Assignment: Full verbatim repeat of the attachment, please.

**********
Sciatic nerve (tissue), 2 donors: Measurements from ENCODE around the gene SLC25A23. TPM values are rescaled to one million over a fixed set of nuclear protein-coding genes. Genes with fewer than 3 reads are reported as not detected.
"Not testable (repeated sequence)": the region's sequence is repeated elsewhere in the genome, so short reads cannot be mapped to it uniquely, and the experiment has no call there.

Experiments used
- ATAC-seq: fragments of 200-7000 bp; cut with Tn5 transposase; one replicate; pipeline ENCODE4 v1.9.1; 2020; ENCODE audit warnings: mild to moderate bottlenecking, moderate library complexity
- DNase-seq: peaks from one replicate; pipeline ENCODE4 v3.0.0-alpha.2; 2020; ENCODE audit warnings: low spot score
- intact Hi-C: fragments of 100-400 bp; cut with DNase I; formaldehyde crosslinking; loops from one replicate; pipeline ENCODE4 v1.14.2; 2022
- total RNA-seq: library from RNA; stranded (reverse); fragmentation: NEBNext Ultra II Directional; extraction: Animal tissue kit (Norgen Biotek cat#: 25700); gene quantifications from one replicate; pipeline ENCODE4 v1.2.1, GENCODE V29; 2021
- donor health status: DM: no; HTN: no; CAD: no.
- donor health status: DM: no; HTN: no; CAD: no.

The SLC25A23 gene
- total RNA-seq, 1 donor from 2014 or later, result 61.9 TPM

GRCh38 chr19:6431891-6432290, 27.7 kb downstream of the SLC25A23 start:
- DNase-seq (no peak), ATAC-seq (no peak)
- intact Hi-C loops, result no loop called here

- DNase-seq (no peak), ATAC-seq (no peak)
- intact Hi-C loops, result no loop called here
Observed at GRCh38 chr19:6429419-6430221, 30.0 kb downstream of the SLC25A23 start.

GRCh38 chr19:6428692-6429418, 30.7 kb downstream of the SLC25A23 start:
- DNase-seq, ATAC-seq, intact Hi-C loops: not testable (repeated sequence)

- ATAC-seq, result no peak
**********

Sciatic nerve (tissue), 2 donors: Measurements from ENCODE around the gene SLC25A23. TPM values are rescaled to one million over a fixed set of nuclear protein-coding genes. Genes with fewer than 3 reads are reported as not detected.
"Not testable (repeated sequence)": the region's sequence is repeated elsewhere in the genome, so short reads cannot be mapped to it uniquely, and the experiment has no call there.

Experiments used
- ATAC-seq: fragments of 200-7000 bp; cut with Tn5 transposase; one replicate; pipeline ENCODE4 v1.9.1; 2020; ENCODE audit warnings: mild to moderate bottlenecking, moderate library complexity
- DNase-seq: peaks from one replicate; pipeline ENCODE4 v3.0.0-alpha.2; 2020; ENCODE audit warnings: low spot score
- intact Hi-C: fragments of 100-400 bp; cut with DNase I; formaldehyde crosslinking; loops from one replicate; pipeline ENCODE4 v1.14.2; 2022
- total RNA-seq: library from RNA; stranded (reverse); fragmentation: NEBNext Ultra II Directional; extraction: Animal tissue kit (Norgen Biotek cat#: 25700); gene quantifications from one replicate; pipeline ENCODE4 v1.2.1, GENCODE V29; 2021
- donor health status: DM: no; HTN: no; CAD: no.
- donor health status: DM: no; HTN: no; CAD: no.

The SLC25A23 gene
- total RNA-seq, 1 donor from 2014 or later, result 61.9 TPM

GRCh38 chr19:6431891-6432290, 27.7 kb downstream of the SLC25A23 start:
- DNase-seq (no peak), ATAC-seq (no peak)
- intact Hi-C loops, result no loop called here

- DNase-seq (no peak), ATAC-seq (no peak)
- intact Hi-C loops, result no loop called here
Observed at GRCh38 chr19:6429419-6430221, 30.0 kb downstream of the SLC25A23 start.

GRCh38 chr19:6428692-6429418, 30.7 kb downstream of the SLC25A23 start:
- DNase-seq, ATAC-seq, intact Hi-C loops: not testable (repeated sequence)

- ATAC-seq, result no peak